How Much will Biden’s Tariffs Raise?

President Biden recently announced increases to a number of tariffs on Chinese imports, including for lithium-ion batteries, electric vehicles, and semiconductors. Based on our understanding of the tariffs, we estimate they will increase revenue by about $15 billion over the next decade.

Specifically, President Biden has announced the following increases:

  • Steel and Aluminum: from 0-7.5 percent to 25 percent in 2024
  • Semiconductors: from 25 percent to 50 percent by 2025
  • Electric Vehicles: from 25 percent to 100 percent in 2024
  • Lithium-Ion EV Batteries: from 7.5 percent to 25 percent in 2024
  • Lithium-Ion Non-EV Batteries: from 7.5 percent to 25 percent in 2026
  • Battery Parts: 7.5 percent to 25 percent in 2024
  • Natural Graphite and Permanent Magnets: 0 percent to 25 percent in 2026
  • Certain Other Critical Minerals: 0 percent to 25 percent in 2024
  • Solar Cells: 25 percent to 50 percent in 2024
  • Ship-to-Shore Cranes: 0 percent to 25 percent in 2024
  • Syringes and Needles: 0 percent to 50 percent in 2024
  • Certain Personal Protective Equipment (PPE): 0-7.5 percent to 25 percent in 2024
  • Rubber Medical and Surgical Gloves: 7.5 percent to 25 percent in 2026

The Administration estimates these tariffs would apply to about $18 billion of annual imported goods, which we estimate would be about $200 billion of the $5.4 trillion of Chinese imports currently projected over the next decade.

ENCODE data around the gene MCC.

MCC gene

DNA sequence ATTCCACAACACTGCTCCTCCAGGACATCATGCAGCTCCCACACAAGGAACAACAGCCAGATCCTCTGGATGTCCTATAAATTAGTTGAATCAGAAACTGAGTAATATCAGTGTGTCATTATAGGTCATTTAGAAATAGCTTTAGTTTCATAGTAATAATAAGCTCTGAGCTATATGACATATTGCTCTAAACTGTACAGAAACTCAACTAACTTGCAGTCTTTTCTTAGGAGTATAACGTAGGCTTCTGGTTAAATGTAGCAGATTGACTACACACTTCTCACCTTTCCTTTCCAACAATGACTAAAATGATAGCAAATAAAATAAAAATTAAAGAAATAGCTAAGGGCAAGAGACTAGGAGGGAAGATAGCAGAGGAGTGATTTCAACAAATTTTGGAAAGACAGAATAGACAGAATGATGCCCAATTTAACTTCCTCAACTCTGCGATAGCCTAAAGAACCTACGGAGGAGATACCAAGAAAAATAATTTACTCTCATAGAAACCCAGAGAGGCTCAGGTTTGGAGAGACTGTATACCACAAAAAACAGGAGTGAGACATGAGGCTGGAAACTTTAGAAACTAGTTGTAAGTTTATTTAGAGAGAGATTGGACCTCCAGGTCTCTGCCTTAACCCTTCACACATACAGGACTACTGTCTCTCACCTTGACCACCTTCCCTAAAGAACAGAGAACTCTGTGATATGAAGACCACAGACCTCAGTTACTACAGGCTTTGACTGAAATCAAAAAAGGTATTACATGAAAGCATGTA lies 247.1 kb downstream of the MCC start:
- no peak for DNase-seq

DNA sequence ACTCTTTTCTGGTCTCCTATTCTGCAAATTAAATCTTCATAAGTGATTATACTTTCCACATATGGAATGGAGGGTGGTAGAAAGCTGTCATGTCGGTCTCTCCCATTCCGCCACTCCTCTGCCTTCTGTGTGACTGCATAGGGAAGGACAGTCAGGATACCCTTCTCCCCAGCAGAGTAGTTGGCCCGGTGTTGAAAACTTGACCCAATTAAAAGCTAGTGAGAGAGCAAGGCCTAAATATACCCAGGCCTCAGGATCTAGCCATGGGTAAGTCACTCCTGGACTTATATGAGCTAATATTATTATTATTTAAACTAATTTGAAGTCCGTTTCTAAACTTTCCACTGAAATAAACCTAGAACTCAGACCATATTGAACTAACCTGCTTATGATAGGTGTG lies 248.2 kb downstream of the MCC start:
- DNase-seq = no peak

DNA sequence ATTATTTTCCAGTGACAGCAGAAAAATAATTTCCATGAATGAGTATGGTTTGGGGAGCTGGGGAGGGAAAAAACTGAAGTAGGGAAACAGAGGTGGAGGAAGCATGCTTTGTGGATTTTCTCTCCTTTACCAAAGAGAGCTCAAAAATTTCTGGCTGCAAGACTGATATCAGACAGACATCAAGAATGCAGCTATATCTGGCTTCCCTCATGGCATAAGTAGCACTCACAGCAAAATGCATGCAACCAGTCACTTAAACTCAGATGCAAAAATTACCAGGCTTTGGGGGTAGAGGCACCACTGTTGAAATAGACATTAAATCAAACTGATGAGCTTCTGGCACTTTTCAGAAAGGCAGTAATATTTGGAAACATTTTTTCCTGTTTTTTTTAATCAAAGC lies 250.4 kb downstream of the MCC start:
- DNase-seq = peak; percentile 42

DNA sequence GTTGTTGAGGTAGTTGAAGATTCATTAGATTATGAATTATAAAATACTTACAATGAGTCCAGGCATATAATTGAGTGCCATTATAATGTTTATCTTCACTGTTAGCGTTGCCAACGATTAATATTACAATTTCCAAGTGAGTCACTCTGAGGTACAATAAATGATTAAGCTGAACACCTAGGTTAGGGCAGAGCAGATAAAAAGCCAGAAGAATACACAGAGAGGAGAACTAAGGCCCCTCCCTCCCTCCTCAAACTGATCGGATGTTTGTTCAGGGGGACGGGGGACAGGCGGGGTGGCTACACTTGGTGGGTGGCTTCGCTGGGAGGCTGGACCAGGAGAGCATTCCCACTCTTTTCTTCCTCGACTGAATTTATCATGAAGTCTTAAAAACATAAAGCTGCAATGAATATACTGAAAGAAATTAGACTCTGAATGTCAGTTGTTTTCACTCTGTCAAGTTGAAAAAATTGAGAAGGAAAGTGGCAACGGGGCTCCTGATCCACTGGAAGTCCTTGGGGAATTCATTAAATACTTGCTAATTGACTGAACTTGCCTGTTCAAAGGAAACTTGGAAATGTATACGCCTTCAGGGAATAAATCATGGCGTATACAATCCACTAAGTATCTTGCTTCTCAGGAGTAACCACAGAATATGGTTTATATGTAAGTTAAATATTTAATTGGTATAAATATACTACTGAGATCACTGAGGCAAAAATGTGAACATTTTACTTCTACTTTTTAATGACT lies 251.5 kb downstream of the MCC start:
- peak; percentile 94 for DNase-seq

Based on our understanding of the tariffs – and there remains significant uncertainty – they would boost the average tariff rate from around 10 percent to 28 percent on those goods.

On a static basis – assuming import levels do not change in response to the rise in tariffs – we estimate that over a decade the tariffs would generate about $30 billion in net new revenue. However, the significant hikes in tariffs would reduce trade with China (as intended), which we estimate would lower the net revenue gain to about $15 billion over a decade based on elasticities consistent with trade literature.

We estimate the tariffs will virtually end imports of electric vehicles from China, forgoing about $1 billion of duties over a decade under the prior tariffs.

Net Revenue Impact of President Biden's New Tariffs

  Fiscal Years 2025-2034
Static (no change in trade) +$30 billion
Conventional +$15 billion

Sources: Committee for a Responsible Federal Budget, U.S. Census Bureau, and Congressional Budget Office.
Notes: Conventional estimates assume tariffs would reduce import levels consistent with an import elasticity of 1.7 and that roughly half the tariff revenue would be subject to income and payroll tax revenue offsets.

Importantly, our estimates are rough and based on our current understanding of Biden’s new tariffs.

Our estimates also do not incorporate macroeconomic effects, which could lower the revenue gain and possibly create a revenue loss. However, revenue is also not the stated goal of the tariffs – the Administration states it is aiming these tariffs at strategic sectors in an effort to counter China’s unfair trade practices, and proponents of tariffs like these often cite specific benefits – including reducing economic reliance on China, helping support some domestic industries, and strengthening our national security.